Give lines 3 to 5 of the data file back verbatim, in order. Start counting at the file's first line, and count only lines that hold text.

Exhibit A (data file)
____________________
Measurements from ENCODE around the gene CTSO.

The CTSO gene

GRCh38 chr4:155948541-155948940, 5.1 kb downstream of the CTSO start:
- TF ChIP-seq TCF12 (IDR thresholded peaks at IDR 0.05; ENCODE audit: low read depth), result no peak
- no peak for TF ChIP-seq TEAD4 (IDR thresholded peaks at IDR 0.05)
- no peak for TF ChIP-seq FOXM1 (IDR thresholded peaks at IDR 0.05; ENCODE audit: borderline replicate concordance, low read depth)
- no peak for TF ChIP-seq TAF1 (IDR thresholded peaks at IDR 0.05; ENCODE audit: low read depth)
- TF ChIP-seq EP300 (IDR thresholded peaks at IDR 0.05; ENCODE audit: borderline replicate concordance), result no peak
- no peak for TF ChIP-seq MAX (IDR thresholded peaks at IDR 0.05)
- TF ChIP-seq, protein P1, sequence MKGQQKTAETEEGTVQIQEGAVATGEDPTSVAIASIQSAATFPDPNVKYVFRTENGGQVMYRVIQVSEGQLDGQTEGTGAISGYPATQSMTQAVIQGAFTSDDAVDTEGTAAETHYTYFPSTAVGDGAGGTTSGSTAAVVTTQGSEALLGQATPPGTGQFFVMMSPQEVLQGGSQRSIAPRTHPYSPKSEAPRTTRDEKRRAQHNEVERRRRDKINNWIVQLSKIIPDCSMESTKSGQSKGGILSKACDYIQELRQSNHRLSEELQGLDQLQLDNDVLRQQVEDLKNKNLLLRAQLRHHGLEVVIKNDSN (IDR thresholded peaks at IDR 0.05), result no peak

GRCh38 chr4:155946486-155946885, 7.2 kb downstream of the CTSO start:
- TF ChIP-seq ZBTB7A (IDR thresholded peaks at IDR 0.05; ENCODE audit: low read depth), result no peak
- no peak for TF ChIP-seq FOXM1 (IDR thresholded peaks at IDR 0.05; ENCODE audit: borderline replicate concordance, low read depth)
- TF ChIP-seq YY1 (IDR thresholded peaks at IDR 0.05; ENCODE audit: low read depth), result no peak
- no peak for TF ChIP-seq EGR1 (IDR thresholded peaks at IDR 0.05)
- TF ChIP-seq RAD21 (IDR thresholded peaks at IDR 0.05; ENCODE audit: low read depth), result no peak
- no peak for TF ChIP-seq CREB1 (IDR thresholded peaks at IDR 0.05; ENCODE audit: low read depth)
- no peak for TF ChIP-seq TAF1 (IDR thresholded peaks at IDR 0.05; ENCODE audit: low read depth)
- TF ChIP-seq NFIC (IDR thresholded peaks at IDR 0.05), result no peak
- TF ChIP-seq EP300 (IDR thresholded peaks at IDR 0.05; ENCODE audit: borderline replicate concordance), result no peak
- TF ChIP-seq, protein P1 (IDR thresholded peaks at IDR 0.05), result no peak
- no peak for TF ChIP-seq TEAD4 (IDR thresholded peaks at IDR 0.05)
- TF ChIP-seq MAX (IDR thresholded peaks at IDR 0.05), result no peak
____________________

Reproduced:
GRCh38 chr4:155948541-155948940, 5.1 kb downstream of the CTSO start:
- TF ChIP-seq TCF12 (IDR thresholded peaks at IDR 0.05; ENCODE audit: low read depth), result no peak
- no peak for TF ChIP-seq TEAD4 (IDR thresholded peaks at IDR 0.05)